Given the rising number of workplace deaths, it may be time for stakeholders in higher-risk sectors to look at workplace safety and health issues from different perspectives ("Concern over rising workplace deaths"; May 25).
Human errors have frequently been quoted as a key cause of these serious injuries.
Human error could occur because of omission, when the person did not do what was needed to be done. It could also be due to commission, where he carried out the wrong procedure or did something that contravened the accepted or established norm.
This person should not bear all the blame.
His working environment could be a major contributor to his errors. The causes of his errors that lead to serious injuries can be examined from accident causation models.
Our construction industry is a complex system, comprising multiple layers of subcontracting, with each layer facing numerous challenges.
Human errors could result from these pressures. Therefore, the commonly adopted linear or sequential modelling in accident causation would not be ideal. The stakeholders may want to explore other higher orders of modelling, such as the epidemiological or systemic approaches.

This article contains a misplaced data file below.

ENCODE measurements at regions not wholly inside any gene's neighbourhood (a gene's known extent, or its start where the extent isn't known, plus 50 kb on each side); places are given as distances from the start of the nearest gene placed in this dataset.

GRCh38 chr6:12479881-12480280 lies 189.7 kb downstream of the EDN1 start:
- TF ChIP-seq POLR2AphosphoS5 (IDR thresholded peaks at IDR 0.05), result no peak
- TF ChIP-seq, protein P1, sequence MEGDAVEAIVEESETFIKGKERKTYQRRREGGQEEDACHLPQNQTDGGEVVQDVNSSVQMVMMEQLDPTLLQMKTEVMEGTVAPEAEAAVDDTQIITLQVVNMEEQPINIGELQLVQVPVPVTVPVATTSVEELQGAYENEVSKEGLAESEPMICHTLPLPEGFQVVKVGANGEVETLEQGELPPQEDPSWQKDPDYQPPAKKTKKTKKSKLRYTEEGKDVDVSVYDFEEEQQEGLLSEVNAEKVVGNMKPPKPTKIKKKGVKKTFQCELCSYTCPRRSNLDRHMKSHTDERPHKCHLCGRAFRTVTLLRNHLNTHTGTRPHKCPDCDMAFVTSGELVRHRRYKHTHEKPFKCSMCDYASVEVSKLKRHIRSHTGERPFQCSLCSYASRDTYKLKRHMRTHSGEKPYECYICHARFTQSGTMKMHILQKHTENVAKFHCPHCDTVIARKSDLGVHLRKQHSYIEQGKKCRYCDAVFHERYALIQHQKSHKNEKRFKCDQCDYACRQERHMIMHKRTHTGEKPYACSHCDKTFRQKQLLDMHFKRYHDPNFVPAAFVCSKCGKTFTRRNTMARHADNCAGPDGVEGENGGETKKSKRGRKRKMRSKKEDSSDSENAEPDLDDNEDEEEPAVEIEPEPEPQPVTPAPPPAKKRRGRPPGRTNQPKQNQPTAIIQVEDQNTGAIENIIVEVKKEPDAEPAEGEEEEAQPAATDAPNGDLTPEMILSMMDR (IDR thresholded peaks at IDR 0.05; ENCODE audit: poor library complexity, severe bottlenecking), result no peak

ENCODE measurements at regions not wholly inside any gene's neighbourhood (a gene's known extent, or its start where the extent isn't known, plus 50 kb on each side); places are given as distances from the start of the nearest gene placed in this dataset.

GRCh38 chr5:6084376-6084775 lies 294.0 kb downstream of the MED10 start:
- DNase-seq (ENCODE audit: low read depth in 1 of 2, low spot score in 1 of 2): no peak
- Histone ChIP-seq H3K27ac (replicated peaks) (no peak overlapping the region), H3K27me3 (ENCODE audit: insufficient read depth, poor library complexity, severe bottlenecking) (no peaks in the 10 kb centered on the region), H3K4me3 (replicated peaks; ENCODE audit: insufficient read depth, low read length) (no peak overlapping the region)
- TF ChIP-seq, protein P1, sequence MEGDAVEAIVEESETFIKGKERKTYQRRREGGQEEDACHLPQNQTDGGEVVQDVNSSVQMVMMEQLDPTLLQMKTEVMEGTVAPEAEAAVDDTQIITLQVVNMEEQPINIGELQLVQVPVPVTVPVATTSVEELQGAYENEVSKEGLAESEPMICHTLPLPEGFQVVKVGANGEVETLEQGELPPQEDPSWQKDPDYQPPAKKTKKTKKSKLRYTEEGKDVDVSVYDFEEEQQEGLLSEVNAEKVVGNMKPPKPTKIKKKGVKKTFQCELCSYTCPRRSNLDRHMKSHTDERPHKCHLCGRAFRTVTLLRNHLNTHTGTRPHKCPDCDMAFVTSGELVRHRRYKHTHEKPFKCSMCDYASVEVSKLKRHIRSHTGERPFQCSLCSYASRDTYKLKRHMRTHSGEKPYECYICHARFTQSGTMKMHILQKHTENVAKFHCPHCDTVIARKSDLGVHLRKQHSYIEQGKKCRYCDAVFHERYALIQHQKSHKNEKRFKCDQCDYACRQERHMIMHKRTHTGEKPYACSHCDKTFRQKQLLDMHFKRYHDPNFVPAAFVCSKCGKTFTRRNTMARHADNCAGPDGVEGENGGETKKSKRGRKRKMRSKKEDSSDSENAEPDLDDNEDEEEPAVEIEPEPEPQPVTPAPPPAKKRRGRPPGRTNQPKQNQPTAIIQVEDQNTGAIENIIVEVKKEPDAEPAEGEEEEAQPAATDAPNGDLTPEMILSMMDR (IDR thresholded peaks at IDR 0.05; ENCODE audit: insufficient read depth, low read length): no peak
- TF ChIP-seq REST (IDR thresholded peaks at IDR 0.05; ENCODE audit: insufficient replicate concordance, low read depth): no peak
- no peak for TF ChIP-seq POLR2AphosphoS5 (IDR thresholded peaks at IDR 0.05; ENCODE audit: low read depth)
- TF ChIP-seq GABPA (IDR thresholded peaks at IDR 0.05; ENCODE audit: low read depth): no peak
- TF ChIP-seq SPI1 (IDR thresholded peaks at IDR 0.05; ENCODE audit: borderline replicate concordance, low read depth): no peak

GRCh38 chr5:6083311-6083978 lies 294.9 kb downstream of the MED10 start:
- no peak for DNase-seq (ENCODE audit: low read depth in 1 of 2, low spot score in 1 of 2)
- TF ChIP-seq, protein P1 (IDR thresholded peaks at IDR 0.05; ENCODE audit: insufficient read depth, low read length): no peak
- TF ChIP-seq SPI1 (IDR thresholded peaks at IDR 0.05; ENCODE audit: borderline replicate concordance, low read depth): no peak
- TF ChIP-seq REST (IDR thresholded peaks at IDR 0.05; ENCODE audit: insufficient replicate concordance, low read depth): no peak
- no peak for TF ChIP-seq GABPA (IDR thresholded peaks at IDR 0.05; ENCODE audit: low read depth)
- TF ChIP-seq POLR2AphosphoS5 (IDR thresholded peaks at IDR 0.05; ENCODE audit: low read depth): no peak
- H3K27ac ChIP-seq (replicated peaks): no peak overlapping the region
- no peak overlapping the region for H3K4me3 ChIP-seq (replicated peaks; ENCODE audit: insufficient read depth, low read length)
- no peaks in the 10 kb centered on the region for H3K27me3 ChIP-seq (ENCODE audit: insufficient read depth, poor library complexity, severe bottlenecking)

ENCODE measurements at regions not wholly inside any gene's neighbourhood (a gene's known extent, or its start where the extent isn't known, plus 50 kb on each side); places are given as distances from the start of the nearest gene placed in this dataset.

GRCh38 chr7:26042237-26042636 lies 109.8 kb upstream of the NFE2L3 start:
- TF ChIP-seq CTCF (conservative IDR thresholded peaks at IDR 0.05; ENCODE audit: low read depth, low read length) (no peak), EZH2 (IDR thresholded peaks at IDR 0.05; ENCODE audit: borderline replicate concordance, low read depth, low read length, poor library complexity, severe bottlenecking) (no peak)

In epidemiological accident causation models, human and technical performance deviations are identified. Latent conditions, such as organisational decisions, design deficiencies, or degradation of system functions that could result in the onset of an accident, will be monitored and rectified.
Systemic models look at how decisions made remotely higher up in the hierarchy of a complex system, as in many of our industry sectors, can affect those on the front end of an operation.
It systematically examines how decisions made by different people can severely affect those at the forefront of danger.
These models could also further complement current initiatives, such as Vision Zero, Total Workplace Safety and Health (WSH), and WSH Leadership programmes of the WSH Council.
I hope that regulators, industry players and representatives of the workforce will work together to explore more effective management of safety and health risks in our workplaces.
Samuel Lim Yoke Eng (Dr)